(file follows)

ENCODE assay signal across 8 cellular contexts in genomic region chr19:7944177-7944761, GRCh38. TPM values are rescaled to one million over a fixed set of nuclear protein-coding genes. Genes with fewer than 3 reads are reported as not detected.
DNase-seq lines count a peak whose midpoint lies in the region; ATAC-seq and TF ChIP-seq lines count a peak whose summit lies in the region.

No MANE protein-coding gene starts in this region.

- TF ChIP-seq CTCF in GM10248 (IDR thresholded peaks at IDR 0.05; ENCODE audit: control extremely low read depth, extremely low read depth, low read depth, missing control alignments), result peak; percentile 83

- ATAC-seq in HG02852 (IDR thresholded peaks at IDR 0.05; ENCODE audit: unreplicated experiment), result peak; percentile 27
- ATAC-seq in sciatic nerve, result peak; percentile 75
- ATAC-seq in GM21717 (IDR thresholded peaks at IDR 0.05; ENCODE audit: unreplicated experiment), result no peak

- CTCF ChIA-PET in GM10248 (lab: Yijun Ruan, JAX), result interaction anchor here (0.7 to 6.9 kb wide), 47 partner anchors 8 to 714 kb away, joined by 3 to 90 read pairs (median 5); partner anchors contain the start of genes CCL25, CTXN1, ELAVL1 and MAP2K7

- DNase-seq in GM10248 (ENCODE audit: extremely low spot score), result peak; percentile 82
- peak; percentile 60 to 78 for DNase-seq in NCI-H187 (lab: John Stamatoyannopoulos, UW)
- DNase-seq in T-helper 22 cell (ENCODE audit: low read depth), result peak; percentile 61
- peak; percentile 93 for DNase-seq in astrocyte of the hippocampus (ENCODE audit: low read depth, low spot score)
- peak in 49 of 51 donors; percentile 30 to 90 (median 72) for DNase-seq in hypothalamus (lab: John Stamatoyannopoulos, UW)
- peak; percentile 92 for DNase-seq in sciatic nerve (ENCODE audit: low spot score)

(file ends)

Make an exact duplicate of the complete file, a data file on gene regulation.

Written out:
ENCODE assay signal across 8 cellular contexts in genomic region chr19:7944177-7944761, GRCh38. TPM values are rescaled to one million over a fixed set of nuclear protein-coding genes. Genes with fewer than 3 reads are reported as not detected.
DNase-seq lines count a peak whose midpoint lies in the region; ATAC-seq and TF ChIP-seq lines count a peak whose summit lies in the region.

No MANE protein-coding gene starts in this region.

- TF ChIP-seq CTCF in GM10248 (IDR thresholded peaks at IDR 0.05; ENCODE audit: control extremely low read depth, extremely low read depth, low read depth, missing control alignments), result peak; percentile 83

- ATAC-seq in HG02852 (IDR thresholded peaks at IDR 0.05; ENCODE audit: unreplicated experiment), result peak; percentile 27
- ATAC-seq in sciatic nerve, result peak; percentile 75
- ATAC-seq in GM21717 (IDR thresholded peaks at IDR 0.05; ENCODE audit: unreplicated experiment), result no peak

- CTCF ChIA-PET in GM10248 (lab: Yijun Ruan, JAX), result interaction anchor here (0.7 to 6.9 kb wide), 47 partner anchors 8 to 714 kb away, joined by 3 to 90 read pairs (median 5); partner anchors contain the start of genes CCL25, CTXN1, ELAVL1 and MAP2K7

- DNase-seq in GM10248 (ENCODE audit: extremely low spot score), result peak; percentile 82
- peak; percentile 60 to 78 for DNase-seq in NCI-H187 (lab: John Stamatoyannopoulos, UW)
- DNase-seq in T-helper 22 cell (ENCODE audit: low read depth), result peak; percentile 61
- peak; percentile 93 for DNase-seq in astrocyte of the hippocampus (ENCODE audit: low read depth, low spot score)
- peak in 49 of 51 donors; percentile 30 to 90 (median 72) for DNase-seq in hypothalamus (lab: John Stamatoyannopoulos, UW)
- peak; percentile 92 for DNase-seq in sciatic nerve (ENCODE audit: low spot score)